Paredes-Silva had until July 16, 2007 to petition the Supreme Court for a writ of certiorari. See Sup.Ct. R. 13 (parties have ninety days after the issuance of final judgment to petition for certiorari). A petition on behalf of Paredes-Silva was never filed. The record is unclear as to whether Paredes-Silva knew of the result of his appeal when the July 16, 2007 deadline passed. Paredes-Silva had learned of the result by November 20, 2007. On that day, he wrote a letter to the Second Circuit, noting that the court's clerk had sent him a copy of the docket sheet that indicated he had lost the appeal. He indicated that he still had not seen a copy of the appellate decision and requested a copy from the Second Circuit. His attorney appointed pursuant to the Criminal Justice Act ("CJA"), David Wikstrom ("Wikstrom"), may not have notified Paredes-Silva about the Circuit Court's decision in a timely fashion. In response to a letter from Paredes-Silva, Wikstrom indicated in a letter dated February 26, 2008 that he had informed Paredes-Silva's sister about the result of the appeal the previous year, but Wikstrom made no mention of ever having notified Paredes-Silva directly about the result.
In the November 2007 letter, Paredes-Silva asked the Second Circuit what action he should take to continue his appeal. Apparently receiving no response, he then drafted a "Motion to Recall and Reissue Mandate." The motion requested that the Second Circuit recall the mandate that had issued after the Second Circuit had affirmed Paredes-Silva's sentence and then reissue that mandate, thereby giving Paredes-Silva a fresh ninety-day period to petition for certiorari. Although Paredes-Silva obtained proof of service that he mailed a copy of the motion to the Second Circuit on March 29, 2008, there is no indication on the docket that the Second Circuit considered the motion or that the motion is currently pending before that court.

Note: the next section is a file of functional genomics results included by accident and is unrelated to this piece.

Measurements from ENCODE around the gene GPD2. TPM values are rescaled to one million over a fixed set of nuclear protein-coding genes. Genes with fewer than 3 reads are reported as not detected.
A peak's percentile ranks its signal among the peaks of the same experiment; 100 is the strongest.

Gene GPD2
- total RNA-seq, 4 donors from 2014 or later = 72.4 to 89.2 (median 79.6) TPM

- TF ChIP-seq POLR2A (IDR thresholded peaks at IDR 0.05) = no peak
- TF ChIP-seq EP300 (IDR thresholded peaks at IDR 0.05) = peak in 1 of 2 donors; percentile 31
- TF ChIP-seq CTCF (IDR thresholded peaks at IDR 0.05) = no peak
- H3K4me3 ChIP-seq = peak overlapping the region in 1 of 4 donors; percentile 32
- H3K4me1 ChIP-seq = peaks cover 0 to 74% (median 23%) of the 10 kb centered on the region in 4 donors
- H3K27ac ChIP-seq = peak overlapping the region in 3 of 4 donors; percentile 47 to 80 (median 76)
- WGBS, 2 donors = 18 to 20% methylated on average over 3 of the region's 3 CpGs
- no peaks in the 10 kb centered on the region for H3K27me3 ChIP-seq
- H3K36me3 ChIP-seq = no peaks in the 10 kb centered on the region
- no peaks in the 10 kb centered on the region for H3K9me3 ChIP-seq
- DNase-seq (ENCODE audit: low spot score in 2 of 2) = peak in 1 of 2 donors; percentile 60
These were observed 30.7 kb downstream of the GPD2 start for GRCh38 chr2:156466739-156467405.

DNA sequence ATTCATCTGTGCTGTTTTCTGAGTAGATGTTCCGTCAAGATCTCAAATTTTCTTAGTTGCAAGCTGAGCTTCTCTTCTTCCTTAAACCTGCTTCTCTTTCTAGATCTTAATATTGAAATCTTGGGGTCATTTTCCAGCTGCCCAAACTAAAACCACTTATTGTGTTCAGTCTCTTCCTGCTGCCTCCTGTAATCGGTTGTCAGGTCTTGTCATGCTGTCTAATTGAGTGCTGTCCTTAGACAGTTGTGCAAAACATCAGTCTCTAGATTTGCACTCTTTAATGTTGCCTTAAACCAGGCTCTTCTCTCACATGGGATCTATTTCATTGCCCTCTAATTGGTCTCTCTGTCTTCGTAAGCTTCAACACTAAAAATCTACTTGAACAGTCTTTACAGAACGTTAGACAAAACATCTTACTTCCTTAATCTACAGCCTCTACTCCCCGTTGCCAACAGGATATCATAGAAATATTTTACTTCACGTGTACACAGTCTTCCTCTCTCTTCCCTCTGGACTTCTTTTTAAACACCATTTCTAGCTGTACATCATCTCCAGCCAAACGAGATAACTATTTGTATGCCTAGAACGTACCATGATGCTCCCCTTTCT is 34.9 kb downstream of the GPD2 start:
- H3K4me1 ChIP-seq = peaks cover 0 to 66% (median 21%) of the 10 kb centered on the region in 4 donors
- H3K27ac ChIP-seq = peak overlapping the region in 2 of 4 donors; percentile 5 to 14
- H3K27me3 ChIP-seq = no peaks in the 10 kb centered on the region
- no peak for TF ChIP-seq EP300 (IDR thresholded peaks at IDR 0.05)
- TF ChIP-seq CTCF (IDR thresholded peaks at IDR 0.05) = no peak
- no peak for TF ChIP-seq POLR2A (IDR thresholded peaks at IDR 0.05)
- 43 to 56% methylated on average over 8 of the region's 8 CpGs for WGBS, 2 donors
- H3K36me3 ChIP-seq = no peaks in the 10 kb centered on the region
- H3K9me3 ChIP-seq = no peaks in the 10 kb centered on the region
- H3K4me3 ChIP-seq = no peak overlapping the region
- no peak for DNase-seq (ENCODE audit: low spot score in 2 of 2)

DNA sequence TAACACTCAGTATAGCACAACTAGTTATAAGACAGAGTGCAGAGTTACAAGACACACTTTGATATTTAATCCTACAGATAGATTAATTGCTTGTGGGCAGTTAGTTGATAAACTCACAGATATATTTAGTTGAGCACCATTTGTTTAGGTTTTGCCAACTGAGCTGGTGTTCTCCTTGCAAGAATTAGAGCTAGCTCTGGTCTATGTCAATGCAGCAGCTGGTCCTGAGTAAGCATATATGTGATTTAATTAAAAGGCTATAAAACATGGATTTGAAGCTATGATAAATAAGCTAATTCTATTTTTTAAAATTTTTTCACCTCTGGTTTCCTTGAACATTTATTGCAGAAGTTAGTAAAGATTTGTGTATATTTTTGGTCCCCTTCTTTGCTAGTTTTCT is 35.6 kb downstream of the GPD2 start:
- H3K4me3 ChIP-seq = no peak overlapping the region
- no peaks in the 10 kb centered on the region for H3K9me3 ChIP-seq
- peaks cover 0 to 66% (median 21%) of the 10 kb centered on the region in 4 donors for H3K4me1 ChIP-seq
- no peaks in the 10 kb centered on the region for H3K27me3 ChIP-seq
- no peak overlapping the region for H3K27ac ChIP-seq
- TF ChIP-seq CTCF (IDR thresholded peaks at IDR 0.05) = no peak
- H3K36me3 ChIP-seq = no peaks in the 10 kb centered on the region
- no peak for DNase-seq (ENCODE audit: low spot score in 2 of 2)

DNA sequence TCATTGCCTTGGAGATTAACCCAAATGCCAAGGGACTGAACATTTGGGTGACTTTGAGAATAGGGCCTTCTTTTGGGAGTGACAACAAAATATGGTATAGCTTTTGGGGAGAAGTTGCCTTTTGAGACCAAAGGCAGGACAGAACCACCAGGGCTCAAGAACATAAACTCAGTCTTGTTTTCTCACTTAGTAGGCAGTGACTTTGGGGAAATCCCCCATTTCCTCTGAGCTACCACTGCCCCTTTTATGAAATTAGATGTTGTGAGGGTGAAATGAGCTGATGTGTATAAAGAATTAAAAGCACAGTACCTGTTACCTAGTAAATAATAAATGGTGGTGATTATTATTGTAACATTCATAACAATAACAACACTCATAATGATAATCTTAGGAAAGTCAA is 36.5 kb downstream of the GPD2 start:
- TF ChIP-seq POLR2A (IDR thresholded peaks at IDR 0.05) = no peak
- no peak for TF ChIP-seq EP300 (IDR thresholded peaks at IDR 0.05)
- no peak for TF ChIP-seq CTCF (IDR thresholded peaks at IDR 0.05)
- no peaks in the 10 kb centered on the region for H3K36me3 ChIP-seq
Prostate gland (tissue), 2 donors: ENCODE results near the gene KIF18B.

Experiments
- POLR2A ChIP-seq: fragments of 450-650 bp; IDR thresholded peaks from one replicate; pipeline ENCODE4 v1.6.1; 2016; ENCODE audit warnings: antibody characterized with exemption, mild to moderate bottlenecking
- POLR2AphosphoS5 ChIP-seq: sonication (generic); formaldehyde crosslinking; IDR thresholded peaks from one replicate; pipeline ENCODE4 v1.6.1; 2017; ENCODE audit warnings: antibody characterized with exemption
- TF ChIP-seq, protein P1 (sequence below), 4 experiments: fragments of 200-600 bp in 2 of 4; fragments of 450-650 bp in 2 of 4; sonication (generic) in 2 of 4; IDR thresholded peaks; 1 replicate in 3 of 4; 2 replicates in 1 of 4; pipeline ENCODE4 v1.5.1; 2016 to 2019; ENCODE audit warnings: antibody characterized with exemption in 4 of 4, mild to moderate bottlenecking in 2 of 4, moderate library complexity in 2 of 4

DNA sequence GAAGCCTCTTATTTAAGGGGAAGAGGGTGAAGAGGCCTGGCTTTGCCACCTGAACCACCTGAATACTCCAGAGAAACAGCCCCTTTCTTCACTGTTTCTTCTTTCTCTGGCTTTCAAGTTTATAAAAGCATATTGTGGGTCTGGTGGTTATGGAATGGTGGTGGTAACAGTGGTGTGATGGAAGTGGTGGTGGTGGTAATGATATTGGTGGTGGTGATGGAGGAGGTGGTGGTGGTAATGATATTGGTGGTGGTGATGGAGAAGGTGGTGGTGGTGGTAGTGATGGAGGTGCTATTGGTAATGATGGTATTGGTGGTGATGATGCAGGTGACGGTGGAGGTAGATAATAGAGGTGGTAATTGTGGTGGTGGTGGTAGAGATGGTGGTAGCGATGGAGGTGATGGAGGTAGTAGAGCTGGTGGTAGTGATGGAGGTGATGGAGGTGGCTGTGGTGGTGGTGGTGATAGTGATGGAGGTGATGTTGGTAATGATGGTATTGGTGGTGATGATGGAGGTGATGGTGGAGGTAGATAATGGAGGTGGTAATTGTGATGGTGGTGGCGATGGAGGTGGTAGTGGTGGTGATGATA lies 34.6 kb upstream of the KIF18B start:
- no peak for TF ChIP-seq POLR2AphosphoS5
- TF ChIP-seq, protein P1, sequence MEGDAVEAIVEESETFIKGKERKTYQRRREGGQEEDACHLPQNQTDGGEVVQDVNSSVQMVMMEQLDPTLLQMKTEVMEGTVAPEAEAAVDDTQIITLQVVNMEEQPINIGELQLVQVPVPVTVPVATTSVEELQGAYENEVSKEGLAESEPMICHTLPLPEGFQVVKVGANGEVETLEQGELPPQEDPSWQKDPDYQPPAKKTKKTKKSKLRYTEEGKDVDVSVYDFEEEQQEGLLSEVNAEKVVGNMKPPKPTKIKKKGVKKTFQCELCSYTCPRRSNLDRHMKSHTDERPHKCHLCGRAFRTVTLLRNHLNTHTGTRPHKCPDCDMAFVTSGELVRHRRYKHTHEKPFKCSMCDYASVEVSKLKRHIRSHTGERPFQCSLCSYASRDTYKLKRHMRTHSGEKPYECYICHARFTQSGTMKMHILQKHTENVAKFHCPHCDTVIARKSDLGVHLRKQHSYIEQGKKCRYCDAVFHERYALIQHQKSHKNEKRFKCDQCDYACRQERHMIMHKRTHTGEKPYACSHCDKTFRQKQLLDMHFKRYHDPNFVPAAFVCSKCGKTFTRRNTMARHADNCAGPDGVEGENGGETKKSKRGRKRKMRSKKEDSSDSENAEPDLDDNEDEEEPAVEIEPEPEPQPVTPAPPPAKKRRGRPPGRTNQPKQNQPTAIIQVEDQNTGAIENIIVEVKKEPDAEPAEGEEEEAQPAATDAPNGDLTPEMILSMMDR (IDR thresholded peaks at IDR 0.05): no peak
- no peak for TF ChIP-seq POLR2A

In a letter to the Second Circuit dated June 21, 2008, Paredes-Silva inquired whether the Second Circuit had received his motion and asked for information about the status of his filing. Paredes-Silva then drafted a second motion asking the Second Circuit to recall its mandate. He also obtained proof of service that he mailed a copy of that motion on October 11, 2008, but once again there is no indication on the docket that the second motion was considered by the Second Circuit or that it is currently pending before that court.
On December 27, 2008, Paredes-Silva filed the present petition under § 2255 to vacate, set aside, or correct his sentence on the grounds that his counsel was ineffective in failing to assist him in filing a petition for certiorari. Paredes-Silva argues that Wikstrom violated the Second Circuit Rules implementing the CJA, which state in part:
In the event of a decision adverse to the CJA client in this Court, the CJA attorney shall promptly transmit to the CJA client a copy of the Court's decision, advise the CJA client in writing of the right to file a petition for writ of certiorari with the United States Supreme Court, inform the CJA client of the CJA attorney's opinion as to the merit and likelihood of success in obtaining such a writ, and if requested to do so, petition the Supreme Court for certiorari.